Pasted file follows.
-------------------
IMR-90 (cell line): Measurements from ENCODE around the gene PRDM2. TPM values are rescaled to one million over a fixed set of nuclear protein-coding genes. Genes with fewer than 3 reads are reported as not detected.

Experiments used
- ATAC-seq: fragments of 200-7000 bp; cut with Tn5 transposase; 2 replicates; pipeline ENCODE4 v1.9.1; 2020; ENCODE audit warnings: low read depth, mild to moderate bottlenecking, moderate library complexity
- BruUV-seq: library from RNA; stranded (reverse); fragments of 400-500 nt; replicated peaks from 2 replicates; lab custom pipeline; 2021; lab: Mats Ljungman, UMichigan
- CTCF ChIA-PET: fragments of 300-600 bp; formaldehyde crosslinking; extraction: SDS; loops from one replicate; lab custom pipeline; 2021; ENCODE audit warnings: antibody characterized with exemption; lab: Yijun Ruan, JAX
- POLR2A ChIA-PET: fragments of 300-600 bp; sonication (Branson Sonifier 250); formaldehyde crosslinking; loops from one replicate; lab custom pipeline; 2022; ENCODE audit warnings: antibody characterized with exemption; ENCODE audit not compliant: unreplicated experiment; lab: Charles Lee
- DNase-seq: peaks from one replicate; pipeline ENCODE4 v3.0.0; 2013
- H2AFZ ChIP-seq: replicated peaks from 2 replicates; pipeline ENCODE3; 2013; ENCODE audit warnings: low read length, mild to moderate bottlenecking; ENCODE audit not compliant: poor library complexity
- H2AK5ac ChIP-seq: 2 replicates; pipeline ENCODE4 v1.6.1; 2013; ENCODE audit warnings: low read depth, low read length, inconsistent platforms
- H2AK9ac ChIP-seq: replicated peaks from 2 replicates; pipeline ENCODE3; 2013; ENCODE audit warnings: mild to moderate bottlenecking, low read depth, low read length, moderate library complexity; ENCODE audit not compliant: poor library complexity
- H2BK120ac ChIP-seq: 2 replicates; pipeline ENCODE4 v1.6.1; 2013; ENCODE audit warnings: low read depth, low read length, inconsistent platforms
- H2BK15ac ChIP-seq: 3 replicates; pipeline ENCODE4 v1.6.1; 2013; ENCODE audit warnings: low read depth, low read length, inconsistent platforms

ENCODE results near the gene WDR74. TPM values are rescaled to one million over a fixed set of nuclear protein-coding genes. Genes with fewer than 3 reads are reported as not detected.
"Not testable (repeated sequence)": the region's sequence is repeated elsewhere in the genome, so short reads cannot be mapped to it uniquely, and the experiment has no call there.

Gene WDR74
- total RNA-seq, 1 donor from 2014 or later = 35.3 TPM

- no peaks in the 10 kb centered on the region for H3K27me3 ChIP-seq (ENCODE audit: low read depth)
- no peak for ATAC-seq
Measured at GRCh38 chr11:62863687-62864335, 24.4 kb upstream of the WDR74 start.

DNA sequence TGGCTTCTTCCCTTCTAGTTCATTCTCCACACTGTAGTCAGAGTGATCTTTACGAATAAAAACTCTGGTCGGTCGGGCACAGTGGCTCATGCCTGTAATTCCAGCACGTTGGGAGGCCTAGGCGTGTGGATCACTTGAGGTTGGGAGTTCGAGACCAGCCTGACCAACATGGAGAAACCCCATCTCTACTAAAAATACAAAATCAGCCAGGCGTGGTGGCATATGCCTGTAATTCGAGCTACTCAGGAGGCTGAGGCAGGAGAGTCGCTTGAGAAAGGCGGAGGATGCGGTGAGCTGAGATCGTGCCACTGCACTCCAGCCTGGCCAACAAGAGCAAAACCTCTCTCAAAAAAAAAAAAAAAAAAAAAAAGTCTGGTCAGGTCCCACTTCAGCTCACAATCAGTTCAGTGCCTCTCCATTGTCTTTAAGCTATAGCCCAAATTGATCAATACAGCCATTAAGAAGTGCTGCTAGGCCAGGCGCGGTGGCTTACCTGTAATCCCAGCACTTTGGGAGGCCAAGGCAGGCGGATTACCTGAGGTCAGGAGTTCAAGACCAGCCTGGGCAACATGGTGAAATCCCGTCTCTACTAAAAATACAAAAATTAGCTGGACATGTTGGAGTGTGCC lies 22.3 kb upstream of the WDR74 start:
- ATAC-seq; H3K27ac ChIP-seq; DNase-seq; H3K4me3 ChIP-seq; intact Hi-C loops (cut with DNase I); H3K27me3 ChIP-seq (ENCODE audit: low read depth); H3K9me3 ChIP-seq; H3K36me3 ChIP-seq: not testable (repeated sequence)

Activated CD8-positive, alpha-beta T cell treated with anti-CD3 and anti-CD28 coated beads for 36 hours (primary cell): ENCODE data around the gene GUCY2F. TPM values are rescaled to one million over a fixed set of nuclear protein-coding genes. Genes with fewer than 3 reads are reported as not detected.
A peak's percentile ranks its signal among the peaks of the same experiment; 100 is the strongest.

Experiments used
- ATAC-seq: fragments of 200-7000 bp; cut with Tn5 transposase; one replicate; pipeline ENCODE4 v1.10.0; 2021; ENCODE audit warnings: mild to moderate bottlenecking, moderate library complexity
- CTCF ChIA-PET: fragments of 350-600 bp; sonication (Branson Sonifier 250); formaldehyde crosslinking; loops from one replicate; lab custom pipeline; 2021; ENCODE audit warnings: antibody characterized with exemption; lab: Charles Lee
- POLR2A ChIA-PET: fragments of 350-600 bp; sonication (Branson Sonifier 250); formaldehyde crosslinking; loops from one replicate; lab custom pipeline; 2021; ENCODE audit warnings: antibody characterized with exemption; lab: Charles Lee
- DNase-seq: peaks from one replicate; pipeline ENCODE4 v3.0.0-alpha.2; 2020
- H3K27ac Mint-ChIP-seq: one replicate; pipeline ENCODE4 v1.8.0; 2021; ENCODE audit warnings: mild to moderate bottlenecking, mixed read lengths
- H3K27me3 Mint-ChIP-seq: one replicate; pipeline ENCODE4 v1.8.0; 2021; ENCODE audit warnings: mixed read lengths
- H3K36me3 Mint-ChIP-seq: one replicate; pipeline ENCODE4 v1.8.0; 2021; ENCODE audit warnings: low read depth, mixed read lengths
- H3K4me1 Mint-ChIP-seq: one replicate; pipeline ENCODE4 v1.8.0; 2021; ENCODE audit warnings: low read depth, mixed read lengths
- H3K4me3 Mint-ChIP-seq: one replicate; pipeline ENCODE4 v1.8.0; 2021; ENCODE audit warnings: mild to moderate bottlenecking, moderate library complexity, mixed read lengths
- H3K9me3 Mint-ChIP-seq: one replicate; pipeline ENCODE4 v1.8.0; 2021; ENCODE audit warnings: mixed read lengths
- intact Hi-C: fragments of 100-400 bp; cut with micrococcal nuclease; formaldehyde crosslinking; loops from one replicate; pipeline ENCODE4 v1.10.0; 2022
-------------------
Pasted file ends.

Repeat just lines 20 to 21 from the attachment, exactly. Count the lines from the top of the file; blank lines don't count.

DNA sequence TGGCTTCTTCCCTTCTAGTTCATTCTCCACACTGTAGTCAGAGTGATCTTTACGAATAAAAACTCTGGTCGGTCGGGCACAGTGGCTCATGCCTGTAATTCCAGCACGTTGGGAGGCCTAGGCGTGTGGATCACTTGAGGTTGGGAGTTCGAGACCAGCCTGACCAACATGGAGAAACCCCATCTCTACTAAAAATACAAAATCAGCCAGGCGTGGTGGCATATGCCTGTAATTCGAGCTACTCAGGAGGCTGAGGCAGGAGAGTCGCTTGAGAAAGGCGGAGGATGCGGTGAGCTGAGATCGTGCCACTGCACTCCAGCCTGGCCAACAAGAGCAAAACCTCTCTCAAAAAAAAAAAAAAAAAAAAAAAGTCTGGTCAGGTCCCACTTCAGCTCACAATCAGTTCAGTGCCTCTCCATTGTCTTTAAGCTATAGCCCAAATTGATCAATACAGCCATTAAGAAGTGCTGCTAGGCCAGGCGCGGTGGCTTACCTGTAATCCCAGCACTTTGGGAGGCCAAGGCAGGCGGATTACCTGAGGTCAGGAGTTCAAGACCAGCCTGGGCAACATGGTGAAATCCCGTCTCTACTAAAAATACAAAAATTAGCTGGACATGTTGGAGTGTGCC lies 22.3 kb upstream of the WDR74 start:
- ATAC-seq; H3K27ac ChIP-seq; DNase-seq; H3K4me3 ChIP-seq; intact Hi-C loops (cut with DNase I); H3K27me3 ChIP-seq (ENCODE audit: low read depth); H3K9me3 ChIP-seq; H3K36me3 ChIP-seq: not testable (repeated sequence)